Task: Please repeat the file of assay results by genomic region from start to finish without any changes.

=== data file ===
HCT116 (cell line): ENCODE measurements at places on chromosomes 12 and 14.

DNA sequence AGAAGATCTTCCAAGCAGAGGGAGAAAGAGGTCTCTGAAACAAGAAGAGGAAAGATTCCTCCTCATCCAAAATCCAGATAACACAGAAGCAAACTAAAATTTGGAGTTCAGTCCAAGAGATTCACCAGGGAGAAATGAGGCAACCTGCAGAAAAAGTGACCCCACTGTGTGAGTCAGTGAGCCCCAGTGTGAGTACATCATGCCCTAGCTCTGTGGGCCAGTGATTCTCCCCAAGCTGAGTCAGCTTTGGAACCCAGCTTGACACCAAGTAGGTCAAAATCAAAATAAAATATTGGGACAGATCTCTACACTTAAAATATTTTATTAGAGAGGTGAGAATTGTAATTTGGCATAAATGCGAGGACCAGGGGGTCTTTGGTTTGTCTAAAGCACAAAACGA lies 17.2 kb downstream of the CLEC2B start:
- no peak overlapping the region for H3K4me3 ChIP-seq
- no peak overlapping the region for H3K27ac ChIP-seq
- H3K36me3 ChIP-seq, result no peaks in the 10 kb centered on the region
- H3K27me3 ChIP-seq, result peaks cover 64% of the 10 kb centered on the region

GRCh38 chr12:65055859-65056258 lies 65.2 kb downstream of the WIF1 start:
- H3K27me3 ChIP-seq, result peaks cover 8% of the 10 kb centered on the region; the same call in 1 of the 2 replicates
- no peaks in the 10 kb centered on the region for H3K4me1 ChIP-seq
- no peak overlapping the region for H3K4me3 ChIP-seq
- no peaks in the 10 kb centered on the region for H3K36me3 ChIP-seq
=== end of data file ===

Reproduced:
HCT116 (cell line): ENCODE measurements at places on chromosomes 12 and 14.

DNA sequence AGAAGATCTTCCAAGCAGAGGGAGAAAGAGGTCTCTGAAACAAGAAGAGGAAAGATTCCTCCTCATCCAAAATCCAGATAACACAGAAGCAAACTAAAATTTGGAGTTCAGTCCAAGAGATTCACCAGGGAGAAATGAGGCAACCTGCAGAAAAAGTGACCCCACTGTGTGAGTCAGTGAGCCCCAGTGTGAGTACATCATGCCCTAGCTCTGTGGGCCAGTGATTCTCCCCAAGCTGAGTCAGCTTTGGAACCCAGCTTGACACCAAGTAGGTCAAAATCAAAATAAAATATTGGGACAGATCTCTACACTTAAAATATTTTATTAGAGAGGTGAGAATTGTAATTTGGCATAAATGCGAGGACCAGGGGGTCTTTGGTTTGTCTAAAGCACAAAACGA lies 17.2 kb downstream of the CLEC2B start:
- no peak overlapping the region for H3K4me3 ChIP-seq
- no peak overlapping the region for H3K27ac ChIP-seq
- H3K36me3 ChIP-seq, result no peaks in the 10 kb centered on the region
- H3K27me3 ChIP-seq, result peaks cover 64% of the 10 kb centered on the region

GRCh38 chr12:65055859-65056258 lies 65.2 kb downstream of the WIF1 start:
- H3K27me3 ChIP-seq, result peaks cover 8% of the 10 kb centered on the region; the same call in 1 of the 2 replicates
- no peaks in the 10 kb centered on the region for H3K4me1 ChIP-seq
- no peak overlapping the region for H3K4me3 ChIP-seq
- no peaks in the 10 kb centered on the region for H3K36me3 ChIP-seq